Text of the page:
Monthly Archives: August 2010


Evolution: Speed and Power, two sides of the same coin

Understanding that the Power of a Nation depends on its capacity to work explains the gap between development and underdevelopment and its evolution.

And accepting that the archetype of a culture defines the level of work that is the standard in an environment sounds deterministic and for some people racist. Because it implies that every culture obtains what it produces; that underdevelopment is defined by the underdeveloped, development by the developed and emergent by the emerging.

Power can be measured in speed. That is why we say we can make a metaphor and measure the level of development in speed.

If developed cultures move at a speed of 100 km/hour, underdeveloped evolve more slowly.

That is why the gap between development and underdevelopment increases from day to day.

But emergent cultures are emergent because they move faster than the developed ones, which means that the gap between emergent cultures and developed cultures decreases from day to day, until the emergent cultures surpass the developed cultures.

The speed of cultures and individuals define their work and therefore their Power. By assessing the speed of work you will know what to expect.

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Request more information: n.i.brown@unicist.org

Diana Belohlavek
VP Knowledge Management
& Communication

* Excerpt from the conclusions of the research published in Book  III: “The Nature of Economic Power” from the book “The Power of Nations” by Peter Belohlavek.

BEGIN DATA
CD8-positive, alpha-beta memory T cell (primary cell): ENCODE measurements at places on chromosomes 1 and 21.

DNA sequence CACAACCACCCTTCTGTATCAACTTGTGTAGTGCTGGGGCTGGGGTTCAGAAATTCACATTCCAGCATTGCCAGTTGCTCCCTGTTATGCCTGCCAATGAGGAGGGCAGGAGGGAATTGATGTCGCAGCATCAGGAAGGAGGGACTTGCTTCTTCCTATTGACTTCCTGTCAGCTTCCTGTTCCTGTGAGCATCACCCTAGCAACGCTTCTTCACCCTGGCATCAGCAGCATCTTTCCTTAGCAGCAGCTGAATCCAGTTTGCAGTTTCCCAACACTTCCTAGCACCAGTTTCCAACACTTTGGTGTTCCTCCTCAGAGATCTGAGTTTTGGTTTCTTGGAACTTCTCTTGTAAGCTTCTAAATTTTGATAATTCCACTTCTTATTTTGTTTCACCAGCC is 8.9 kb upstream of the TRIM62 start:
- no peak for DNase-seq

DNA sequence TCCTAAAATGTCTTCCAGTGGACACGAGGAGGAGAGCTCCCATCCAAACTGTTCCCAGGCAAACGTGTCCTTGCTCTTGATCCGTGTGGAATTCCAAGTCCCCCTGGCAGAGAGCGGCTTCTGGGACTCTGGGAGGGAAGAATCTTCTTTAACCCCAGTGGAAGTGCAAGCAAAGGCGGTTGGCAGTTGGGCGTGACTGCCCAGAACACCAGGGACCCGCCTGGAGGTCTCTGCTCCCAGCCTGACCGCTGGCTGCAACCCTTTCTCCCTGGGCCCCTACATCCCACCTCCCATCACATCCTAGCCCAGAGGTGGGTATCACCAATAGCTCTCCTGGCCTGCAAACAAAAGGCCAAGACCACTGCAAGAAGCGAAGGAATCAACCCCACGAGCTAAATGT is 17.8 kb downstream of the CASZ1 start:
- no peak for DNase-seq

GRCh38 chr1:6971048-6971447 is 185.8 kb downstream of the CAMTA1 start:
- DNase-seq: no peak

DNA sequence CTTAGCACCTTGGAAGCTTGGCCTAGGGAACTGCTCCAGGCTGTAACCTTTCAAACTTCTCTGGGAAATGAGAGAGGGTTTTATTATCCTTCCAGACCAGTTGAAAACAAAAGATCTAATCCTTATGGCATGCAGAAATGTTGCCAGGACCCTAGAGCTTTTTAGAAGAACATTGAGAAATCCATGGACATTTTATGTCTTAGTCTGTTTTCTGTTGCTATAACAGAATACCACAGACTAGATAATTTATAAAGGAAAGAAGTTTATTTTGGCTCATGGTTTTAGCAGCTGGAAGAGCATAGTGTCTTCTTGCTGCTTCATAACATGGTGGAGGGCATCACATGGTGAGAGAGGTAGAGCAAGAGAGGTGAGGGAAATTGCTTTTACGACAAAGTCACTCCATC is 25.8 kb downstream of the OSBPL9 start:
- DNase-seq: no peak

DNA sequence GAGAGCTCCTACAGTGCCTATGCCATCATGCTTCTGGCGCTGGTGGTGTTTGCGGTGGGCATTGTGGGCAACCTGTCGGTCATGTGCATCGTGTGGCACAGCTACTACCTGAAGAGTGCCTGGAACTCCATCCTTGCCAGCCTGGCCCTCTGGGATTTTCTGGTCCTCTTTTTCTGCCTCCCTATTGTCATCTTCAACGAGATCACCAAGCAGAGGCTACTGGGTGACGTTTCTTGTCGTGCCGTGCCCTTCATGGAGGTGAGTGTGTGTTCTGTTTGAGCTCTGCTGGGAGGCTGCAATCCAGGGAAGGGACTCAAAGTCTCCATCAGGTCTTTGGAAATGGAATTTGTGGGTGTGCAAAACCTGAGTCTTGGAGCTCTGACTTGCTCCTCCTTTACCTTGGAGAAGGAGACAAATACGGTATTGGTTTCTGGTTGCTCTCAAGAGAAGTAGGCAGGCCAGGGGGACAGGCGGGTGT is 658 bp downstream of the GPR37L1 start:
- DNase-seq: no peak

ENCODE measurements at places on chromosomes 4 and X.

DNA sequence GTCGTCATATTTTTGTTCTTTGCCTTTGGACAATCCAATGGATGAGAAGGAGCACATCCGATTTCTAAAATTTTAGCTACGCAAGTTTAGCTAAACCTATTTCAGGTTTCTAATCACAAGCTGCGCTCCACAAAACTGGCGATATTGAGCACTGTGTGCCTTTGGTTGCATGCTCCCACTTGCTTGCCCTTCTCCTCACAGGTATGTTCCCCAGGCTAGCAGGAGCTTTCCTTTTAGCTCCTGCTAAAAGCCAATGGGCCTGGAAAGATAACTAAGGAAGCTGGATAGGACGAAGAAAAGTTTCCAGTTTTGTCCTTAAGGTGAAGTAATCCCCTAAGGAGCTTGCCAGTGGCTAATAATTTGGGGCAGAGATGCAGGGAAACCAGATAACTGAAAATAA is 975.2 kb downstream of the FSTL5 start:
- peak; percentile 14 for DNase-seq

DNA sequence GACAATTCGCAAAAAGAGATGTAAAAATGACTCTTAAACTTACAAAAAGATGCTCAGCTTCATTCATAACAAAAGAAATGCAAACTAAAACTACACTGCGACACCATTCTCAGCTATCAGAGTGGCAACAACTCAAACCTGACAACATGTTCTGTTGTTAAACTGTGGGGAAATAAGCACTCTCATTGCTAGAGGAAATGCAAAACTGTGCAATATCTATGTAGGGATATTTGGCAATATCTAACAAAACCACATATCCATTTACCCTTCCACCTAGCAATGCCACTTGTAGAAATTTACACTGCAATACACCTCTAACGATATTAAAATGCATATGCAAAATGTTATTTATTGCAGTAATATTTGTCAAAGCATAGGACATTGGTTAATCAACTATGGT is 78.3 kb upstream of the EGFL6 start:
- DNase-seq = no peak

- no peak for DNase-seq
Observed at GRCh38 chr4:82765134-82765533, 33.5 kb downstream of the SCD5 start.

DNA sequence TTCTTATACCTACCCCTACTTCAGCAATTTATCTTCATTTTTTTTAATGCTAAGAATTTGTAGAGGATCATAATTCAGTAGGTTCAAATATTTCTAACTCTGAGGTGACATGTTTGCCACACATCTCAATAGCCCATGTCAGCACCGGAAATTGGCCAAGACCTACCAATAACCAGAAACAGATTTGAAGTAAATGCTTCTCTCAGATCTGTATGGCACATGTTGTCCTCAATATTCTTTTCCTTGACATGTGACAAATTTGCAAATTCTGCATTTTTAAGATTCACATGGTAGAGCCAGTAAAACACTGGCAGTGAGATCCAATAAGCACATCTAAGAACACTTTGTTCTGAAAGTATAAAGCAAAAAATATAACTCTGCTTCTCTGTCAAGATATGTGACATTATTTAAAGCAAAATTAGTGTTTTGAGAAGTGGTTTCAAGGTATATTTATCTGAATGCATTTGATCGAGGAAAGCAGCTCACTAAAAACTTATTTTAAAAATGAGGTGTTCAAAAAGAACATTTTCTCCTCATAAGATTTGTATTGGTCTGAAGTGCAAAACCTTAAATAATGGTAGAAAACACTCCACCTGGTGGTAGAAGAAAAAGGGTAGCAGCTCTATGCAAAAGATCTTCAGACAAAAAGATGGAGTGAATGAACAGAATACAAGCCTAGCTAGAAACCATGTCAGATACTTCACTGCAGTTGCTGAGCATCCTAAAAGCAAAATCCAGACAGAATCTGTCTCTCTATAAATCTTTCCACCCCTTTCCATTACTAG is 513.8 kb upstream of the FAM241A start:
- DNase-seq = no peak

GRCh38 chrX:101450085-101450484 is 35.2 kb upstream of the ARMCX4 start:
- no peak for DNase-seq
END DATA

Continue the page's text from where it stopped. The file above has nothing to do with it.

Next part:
NOTE: The Unicist Research Institute is the major research organization in the world in its specialty based on more than 3,000 researches in complexity science applied to individual, institutional and social evolution. The applicative researches are based on the discovery of the Ontogenetic Intelligence of Nature and the consequent Unicist Theory of Evolution.

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When is the Dissuasion Power the Key to Win Confrontations?

Confrontations can only be won avoiding “battles” if there is a notorious technological supremacy. As Sun Tzu said, “Battles are won or lost before they are fought.

The purpose of a confrontation is to impose someone’s authority upon others. This can happen in any field (military, economic, personal, emotional, etc.).

The Dissuasion Power is given by the capacity to expand without needing to confront. But the capacity to develop the dissuasion power depends on the technological supremacy.

The one who imposes a standard, a culture, values or duties is the one who rules and implicitly is the one who won a confrontation. The active function of confronting is eluding confrontations in order to avoid paying the prices of an explicit conflict. *

The capacity to defend the vital space is what provides a minimum strategy to the confrontation context.

Paradoxically, the maximal strategy of any confrontation is not to confront, and this can only happen when the technological supremacy is accepted and feared and therefore the dissuasion capacity is extreme. When this is not the case, not confronting is not a winning strategy, it is just not competing.

Access Google Books

Request more information: n.i.brown@unicist.org

Diana Belohlavek
VP Knowledge Management
& Communication

* Excerpt from the conclusions of the research on the dissuasion power published in Book V: “The Nature of Dissuasion Power” from the book “The Power of Nations” by Peter Belohlavek.

NOTE: The Unicist Research Institute is the major research organization in the world in its specialty based on more than 3,000 researches in complexity science applied to individual, institutional and social evolution. The applicative researches are based on the discovery of the Ontogenetic Intelligence of Nature and the consequent Unicist Theory of Evolution.

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